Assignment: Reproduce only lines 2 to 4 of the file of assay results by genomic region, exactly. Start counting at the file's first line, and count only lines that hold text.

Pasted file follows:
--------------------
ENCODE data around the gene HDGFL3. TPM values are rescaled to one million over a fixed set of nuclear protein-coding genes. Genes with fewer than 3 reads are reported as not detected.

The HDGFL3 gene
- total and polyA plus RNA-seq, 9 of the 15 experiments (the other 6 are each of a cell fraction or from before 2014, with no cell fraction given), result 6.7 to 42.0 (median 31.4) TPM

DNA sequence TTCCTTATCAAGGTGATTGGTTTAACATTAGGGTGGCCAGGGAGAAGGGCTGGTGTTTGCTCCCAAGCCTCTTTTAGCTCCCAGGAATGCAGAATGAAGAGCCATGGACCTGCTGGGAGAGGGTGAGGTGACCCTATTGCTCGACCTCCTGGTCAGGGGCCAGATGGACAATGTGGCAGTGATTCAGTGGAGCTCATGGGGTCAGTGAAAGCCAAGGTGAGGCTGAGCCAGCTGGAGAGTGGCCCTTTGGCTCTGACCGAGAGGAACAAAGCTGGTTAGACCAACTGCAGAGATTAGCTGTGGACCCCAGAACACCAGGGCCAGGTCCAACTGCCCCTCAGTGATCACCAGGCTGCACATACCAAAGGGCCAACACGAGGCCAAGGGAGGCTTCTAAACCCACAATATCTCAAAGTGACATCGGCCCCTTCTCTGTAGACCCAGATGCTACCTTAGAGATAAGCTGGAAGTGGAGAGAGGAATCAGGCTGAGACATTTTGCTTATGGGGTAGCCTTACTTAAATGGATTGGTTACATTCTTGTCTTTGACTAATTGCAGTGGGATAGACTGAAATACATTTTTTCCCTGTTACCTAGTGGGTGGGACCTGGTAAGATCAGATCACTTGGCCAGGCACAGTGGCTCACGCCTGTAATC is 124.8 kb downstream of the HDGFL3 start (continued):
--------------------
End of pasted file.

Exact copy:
The HDGFL3 gene
- total and polyA plus RNA-seq, 9 of the 15 experiments (the other 6 are each of a cell fraction or from before 2014, with no cell fraction given), result 6.7 to 42.0 (median 31.4) TPM

DNA sequence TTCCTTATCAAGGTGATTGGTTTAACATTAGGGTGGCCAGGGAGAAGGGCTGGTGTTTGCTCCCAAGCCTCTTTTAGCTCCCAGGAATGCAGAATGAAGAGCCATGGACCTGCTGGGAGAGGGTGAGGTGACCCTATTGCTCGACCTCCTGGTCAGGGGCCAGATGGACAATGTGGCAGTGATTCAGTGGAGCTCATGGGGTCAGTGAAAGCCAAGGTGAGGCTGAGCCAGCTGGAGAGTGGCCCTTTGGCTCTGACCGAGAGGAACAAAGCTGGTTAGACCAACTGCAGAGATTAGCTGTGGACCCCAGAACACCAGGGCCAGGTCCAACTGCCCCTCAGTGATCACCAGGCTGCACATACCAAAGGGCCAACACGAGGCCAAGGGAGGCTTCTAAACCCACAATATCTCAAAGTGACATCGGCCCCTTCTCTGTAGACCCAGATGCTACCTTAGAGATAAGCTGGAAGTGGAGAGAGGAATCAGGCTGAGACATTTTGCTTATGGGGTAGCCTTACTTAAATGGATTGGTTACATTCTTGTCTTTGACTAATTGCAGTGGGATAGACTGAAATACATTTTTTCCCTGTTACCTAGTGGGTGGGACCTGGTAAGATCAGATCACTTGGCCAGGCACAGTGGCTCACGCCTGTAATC is 124.8 kb downstream of the HDGFL3 start (continued):